I was 30 years old when my dad’s mother died. He was in his early 60s, and she was in her late 80s and had only recently been forced to move into a nursing home after a bad fall down her basement stairs. Her funeral was in Indiana, where my dad grew up. I didn’t go, and I have regretted that for years. I wasn’t close to that grandmother, and I was young and busy and thinking mostly about myself. If my dad was upset that I wasn’t there for him, he’s never said so. Thanks for that, Dad.
Once Dad got back to Phoenix, he called to tell me about the funeral. I don’t remember much about that conversation, but I do recall one line very clearly: “I’ve never really thought a lot about death,” he told me, “but when your parents die, you realize that you’re next in line.” Those words, and the memory of his exhausted, sad voice, have been with me ever since.
And here we are: It’s 2019 and I am in my mid-50s, traveling back and forth to Phoenix routinely to help out and spend time with my 86-year-old dad. Going over Medicare paperwork, sorting out forgotten passwords and trying to help him master the software updates needed to send emails and read Fox News headlines, I look over at my dad and I’m aware that we are in a line. And when he is gone, I will step up to be the first person in it.
It’s such a weird feeling to understand that while the Grim Reaper will likely not be coming to collect my soul anytime soon, it’s not as if I’ve got all the time in the world anymore, either. I’d be lying if I told you that I never find that thought depressing. But, mostly, I don’t. Honestly, the mid-life awareness that it’s time to focus more on my own damn to-do list feels pretty good. Finding time is the tough part because that involves letting go of some things that I enjoy, like writing this column. It’s hard for me to believe that I wrote my first Everyday Gardener column for the Southwest Journal in 2008. Back then, I was a new Hennepin County Master Gardener and I was eager to share advice, answer gardening questions and learn all I could about horticulture.
I still love gardening, but I don’t enjoy writing about it as much as I used to. For me, the best thing about gardening has been having an up-close opportunity to observe and experience nature. Crawling around on the ground pulling weeds and talking to plants, I’ve often been mesmerized by the goings-on of ants, dragonflies, wild bees, birds, chipmunks, raccoons, squirrels, earthworms, beetles, aphids, butterflies and even possums.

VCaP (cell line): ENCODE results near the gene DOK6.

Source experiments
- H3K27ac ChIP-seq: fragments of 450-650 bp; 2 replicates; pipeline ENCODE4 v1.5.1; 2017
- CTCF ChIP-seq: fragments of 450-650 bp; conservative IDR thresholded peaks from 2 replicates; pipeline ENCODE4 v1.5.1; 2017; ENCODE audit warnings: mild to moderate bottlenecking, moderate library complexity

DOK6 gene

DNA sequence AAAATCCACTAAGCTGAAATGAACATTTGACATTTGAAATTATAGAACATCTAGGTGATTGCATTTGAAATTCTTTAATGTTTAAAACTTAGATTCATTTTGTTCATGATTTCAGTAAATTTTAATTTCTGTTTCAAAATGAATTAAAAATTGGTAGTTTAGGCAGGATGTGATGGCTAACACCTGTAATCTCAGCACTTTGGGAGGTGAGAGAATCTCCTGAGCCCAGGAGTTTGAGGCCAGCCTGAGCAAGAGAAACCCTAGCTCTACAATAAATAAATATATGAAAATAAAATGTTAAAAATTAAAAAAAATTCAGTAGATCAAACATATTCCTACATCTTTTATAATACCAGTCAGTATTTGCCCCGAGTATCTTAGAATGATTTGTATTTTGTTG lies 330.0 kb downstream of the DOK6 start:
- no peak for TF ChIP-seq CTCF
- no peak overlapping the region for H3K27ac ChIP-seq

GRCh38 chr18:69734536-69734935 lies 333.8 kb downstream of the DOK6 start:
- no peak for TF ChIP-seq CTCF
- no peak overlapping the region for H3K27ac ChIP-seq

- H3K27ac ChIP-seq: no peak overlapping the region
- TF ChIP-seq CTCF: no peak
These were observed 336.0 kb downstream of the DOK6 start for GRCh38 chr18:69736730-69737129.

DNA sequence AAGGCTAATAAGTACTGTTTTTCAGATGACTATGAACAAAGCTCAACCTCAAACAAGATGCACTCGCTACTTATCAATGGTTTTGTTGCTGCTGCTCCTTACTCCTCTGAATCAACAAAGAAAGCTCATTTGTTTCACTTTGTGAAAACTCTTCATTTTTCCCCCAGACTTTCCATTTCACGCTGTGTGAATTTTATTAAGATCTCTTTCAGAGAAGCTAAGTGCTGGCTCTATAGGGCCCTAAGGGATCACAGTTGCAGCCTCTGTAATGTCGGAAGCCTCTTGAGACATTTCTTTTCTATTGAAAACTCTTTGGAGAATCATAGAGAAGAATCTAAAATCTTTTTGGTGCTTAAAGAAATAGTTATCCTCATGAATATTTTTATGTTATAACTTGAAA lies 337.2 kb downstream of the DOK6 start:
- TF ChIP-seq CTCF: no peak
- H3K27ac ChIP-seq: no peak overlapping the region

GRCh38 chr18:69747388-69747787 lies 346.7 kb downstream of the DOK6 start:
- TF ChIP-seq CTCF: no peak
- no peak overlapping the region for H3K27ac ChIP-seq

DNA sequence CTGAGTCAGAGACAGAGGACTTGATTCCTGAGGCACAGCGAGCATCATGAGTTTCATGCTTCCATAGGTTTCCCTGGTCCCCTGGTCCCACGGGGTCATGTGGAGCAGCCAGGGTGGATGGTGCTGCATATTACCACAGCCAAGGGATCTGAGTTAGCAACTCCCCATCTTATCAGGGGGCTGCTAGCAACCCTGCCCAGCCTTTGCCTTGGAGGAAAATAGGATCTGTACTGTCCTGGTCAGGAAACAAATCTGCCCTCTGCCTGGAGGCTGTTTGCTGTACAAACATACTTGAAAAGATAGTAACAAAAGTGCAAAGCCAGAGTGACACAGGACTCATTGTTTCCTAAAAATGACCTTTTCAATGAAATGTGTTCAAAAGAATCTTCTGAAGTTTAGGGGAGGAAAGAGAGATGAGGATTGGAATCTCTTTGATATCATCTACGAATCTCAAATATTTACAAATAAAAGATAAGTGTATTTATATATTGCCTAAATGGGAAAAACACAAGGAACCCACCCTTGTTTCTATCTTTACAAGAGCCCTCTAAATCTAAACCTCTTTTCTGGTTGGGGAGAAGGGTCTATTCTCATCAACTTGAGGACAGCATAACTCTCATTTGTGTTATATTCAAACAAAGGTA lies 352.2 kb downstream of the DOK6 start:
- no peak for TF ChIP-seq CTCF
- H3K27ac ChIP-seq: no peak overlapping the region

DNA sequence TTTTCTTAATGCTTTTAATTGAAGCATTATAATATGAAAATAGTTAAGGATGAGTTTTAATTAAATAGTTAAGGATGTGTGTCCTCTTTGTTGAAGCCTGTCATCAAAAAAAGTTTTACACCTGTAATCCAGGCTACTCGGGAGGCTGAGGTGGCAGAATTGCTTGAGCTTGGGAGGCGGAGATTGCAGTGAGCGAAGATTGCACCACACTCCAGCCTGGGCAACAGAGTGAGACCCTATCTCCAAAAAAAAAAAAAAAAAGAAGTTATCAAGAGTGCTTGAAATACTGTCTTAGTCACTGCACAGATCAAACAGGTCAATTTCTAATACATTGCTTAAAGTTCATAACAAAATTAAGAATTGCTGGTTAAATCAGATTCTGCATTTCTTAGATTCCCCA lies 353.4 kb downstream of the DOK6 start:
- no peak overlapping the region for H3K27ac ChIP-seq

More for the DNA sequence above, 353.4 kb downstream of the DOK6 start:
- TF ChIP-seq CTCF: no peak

Like a lot of gardeners, I used to get pretty irked when some of those creatures took bites out of my tomatoes, pulled up seedlings to nibble on the roots and dug up potted annuals just to hide a few acorns. But watching them do their thing over the years woke me up to the forehead-slapping reality that THE OUTDOORS IS THEIR HOME. We’re just gardening in it. It’s easy for us humans to miss that. Life has existed on Earth for at least 3.5 billion years, and our species has long believed that we are separate, if not superior, to nature. Only now, as tides rise and ecosystems disappear, are some of us questioning that belief.
I renamed my column and blog Livin’ Thing in 2018 because I wanted to write more broadly about gardening and nature. While I used to spend a lot of time reading about gardening, I’m now more drawn to books about how interesting, emotional and intelligent plants and animals can be, like Sy Montgomery’s “The Soul of an Octopus,” Monica Gagliano’s “Thus Spoke the Plant,” and Frans De Waal’s “Mama’s Last Hug: Animal Emotions and What They Tell Us about Ourselves” and “Are We Smart Enough to Know How Smart Animals Are?”
Though I won’t be writing a regular Southwest Journal column anymore, I still plan to submit stories occasionally. When I have time, I also plan to keep writing about these sorts of things on my blog. Right now, though, my dad and I need to figure out the mysteries of Windows 10, devise a system of note-taking that’s helpful when your short-term memory goes on the fritz and spend evenings drinking wine on the swing in his backyard under the palm trees. We may be in a line, but there’s still time.
Meleah Maynard is a Minneapolis-based writer and editor who blogs at Livin’ Thing.